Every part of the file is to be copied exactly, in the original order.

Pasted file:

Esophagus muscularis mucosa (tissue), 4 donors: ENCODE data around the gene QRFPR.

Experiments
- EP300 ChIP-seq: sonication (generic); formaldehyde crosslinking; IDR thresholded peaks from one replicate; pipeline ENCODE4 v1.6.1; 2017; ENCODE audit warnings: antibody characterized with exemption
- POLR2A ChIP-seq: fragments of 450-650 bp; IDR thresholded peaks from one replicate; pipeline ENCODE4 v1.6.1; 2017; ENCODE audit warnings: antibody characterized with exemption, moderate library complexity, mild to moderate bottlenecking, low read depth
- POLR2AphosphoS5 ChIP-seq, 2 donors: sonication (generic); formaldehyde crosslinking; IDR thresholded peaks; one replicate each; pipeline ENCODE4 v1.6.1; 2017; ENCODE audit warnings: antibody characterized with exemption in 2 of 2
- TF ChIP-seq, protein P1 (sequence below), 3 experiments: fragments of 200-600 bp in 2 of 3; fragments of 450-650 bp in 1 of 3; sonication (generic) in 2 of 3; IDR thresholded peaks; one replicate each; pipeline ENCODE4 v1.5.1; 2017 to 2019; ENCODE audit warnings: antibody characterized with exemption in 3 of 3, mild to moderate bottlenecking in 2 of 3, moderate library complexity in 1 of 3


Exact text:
Esophagus muscularis mucosa (tissue), 4 donors: ENCODE data around the gene QRFPR.

Experiments
- EP300 ChIP-seq: sonication (generic); formaldehyde crosslinking; IDR thresholded peaks from one replicate; pipeline ENCODE4 v1.6.1; 2017; ENCODE audit warnings: antibody characterized with exemption
- POLR2A ChIP-seq: fragments of 450-650 bp; IDR thresholded peaks from one replicate; pipeline ENCODE4 v1.6.1; 2017; ENCODE audit warnings: antibody characterized with exemption, moderate library complexity, mild to moderate bottlenecking, low read depth
- POLR2AphosphoS5 ChIP-seq, 2 donors: sonication (generic); formaldehyde crosslinking; IDR thresholded peaks; one replicate each; pipeline ENCODE4 v1.6.1; 2017; ENCODE audit warnings: antibody characterized with exemption in 2 of 2
- TF ChIP-seq, protein P1 (sequence below), 3 experiments: fragments of 200-600 bp in 2 of 3; fragments of 450-650 bp in 1 of 3; sonication (generic) in 2 of 3; IDR thresholded peaks; one replicate each; pipeline ENCODE4 v1.5.1; 2017 to 2019; ENCODE audit warnings: antibody characterized with exemption in 3 of 3, mild to moderate bottlenecking in 2 of 3, moderate library complexity in 1 of 3